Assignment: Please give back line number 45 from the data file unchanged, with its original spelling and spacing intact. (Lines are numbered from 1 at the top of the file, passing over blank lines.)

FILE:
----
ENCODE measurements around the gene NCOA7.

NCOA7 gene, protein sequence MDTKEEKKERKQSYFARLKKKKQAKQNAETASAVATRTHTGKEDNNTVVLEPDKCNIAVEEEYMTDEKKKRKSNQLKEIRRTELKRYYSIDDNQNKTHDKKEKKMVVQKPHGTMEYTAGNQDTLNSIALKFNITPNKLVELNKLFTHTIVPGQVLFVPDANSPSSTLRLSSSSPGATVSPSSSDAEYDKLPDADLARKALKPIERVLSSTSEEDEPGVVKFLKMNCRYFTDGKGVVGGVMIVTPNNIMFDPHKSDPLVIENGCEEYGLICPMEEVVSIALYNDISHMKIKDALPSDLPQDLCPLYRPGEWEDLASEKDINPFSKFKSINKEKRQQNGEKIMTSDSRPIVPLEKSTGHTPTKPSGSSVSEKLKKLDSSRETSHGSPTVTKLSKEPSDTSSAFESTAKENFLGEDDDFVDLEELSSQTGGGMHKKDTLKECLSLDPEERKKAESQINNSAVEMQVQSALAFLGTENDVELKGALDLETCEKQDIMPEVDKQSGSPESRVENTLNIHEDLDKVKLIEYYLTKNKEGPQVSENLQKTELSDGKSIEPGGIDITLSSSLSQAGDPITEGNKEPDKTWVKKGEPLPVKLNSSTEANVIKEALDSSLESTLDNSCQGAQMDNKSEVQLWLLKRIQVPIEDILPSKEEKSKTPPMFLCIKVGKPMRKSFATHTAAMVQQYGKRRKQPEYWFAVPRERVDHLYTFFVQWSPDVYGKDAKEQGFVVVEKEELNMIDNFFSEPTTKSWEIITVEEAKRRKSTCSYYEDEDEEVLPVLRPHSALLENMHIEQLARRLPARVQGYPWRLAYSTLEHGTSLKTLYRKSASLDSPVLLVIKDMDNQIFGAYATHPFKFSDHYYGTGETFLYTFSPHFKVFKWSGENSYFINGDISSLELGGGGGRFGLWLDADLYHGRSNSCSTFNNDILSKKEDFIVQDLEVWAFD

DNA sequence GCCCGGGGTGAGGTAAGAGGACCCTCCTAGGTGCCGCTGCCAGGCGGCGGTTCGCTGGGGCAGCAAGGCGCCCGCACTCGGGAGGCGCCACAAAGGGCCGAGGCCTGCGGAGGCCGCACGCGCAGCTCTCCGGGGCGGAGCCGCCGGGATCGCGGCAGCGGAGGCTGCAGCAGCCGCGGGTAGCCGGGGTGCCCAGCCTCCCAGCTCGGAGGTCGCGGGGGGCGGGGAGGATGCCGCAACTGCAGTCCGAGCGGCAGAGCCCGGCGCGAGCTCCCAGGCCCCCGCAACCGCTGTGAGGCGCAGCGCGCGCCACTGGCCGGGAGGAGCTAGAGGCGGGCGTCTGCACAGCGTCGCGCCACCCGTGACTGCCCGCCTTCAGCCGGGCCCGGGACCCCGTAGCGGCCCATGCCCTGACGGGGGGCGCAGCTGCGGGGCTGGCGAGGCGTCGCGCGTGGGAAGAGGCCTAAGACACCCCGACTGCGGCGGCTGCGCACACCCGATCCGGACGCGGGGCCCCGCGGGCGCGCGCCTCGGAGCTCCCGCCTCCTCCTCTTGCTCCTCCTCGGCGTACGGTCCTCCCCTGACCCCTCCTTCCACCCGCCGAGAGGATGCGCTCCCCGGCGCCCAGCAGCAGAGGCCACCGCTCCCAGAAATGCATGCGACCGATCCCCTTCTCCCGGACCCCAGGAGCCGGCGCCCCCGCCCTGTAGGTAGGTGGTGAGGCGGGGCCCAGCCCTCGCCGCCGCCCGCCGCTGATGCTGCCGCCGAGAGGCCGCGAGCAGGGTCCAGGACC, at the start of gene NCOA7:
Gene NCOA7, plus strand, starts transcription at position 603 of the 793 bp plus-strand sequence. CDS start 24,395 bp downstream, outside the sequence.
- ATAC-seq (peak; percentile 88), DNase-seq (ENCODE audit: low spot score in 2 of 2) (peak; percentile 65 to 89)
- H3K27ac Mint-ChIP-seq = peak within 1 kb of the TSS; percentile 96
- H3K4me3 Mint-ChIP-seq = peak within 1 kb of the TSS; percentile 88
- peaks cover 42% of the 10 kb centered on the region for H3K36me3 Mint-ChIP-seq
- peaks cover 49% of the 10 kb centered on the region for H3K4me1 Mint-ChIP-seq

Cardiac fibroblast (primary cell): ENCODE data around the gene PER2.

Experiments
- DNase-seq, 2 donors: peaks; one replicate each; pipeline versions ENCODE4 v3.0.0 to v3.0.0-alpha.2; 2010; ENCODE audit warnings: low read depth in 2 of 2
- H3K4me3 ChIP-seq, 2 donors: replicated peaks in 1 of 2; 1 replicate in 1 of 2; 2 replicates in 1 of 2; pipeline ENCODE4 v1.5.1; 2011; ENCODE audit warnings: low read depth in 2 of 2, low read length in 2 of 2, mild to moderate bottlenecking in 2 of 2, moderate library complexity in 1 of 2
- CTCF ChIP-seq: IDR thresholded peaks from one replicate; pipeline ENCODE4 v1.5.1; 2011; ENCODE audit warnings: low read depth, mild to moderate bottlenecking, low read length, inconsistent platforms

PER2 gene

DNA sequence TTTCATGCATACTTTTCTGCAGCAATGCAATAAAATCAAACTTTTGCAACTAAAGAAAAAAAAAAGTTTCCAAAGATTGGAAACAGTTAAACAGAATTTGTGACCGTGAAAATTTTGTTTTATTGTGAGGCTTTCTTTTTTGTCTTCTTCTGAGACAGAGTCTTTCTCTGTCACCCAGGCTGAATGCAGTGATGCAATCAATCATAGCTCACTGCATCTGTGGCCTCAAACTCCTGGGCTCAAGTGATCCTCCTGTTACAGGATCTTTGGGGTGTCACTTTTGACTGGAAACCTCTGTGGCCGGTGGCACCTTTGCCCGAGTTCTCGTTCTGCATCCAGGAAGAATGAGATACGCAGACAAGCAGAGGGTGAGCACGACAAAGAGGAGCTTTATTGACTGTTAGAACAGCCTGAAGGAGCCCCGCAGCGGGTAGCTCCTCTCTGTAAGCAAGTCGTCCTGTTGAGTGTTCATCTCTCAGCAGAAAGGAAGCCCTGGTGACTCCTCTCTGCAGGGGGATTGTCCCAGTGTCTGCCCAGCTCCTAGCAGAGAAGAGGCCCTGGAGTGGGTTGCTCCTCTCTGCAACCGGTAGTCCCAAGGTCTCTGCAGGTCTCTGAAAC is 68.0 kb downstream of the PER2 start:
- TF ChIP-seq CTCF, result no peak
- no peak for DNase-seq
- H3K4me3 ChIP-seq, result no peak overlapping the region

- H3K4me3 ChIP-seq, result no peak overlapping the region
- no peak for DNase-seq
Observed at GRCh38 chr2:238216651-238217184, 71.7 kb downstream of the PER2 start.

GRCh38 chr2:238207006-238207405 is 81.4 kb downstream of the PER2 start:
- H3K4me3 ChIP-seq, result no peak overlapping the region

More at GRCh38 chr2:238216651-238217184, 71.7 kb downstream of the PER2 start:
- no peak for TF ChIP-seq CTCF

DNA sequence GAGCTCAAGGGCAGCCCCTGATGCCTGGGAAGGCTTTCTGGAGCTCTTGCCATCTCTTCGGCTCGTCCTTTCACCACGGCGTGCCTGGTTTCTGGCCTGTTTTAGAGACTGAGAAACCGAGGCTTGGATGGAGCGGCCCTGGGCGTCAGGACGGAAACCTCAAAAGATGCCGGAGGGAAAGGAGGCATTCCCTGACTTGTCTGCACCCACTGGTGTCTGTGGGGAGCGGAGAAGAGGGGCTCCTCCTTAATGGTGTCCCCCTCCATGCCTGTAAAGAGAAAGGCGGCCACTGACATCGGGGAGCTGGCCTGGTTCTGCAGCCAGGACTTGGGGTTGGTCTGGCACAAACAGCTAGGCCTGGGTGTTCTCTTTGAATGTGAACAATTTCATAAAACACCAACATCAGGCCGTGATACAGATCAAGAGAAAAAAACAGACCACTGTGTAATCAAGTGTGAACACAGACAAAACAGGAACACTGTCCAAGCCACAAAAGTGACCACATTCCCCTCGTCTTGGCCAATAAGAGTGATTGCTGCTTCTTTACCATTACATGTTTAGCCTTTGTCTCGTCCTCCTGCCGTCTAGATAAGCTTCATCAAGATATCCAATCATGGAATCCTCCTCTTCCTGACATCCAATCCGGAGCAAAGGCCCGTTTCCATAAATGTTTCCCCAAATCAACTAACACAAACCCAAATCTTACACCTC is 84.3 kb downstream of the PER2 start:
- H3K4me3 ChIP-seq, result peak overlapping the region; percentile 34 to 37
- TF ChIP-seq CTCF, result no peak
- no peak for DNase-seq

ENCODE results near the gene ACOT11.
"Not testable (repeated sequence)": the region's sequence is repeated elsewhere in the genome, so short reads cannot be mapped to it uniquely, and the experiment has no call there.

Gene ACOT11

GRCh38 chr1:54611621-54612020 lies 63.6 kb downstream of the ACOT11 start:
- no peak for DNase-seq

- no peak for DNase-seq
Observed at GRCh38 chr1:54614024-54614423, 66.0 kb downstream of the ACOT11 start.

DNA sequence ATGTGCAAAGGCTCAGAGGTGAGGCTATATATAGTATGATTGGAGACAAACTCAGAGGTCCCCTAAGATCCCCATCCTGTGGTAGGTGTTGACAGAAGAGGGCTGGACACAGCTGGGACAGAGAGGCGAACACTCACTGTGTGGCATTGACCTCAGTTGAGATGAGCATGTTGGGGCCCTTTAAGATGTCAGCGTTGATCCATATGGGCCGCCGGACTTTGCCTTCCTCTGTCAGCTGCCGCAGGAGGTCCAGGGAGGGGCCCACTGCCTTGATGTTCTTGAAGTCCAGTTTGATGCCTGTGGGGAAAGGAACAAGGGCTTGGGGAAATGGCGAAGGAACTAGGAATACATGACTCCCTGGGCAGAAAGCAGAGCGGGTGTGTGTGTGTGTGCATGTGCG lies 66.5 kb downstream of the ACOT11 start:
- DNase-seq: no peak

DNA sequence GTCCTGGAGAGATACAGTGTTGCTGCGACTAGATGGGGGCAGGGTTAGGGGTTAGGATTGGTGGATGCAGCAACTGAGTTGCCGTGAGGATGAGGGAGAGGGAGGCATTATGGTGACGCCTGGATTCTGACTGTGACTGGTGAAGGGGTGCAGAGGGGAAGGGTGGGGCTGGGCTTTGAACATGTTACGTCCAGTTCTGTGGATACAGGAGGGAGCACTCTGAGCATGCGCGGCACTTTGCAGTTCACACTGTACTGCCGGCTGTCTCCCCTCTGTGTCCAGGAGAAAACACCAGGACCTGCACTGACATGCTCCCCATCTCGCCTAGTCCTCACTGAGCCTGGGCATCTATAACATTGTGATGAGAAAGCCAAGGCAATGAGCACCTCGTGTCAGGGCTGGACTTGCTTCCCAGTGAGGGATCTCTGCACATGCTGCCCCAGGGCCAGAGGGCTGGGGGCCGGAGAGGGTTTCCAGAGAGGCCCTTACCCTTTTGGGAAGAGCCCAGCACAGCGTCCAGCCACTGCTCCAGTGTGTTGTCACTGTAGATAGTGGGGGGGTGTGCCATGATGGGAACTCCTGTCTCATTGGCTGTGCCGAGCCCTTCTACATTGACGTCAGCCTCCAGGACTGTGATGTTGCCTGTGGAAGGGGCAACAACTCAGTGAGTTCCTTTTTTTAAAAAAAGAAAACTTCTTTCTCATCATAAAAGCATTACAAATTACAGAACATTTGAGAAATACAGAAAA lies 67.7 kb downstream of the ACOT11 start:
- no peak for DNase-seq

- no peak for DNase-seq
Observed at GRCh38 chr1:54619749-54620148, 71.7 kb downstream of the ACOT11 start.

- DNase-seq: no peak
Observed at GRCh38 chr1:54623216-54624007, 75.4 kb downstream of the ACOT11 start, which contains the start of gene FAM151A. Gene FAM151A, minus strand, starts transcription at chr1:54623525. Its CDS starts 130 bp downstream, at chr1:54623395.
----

Observed at GRCh38 chr1:54623216-54624007, 75.4 kb downstream of the ACOT11 start, which contains the start of gene FAM151A. Gene FAM151A, minus strand, starts transcription at chr1:54623525. Its CDS starts 130 bp downstream, at chr1:54623395.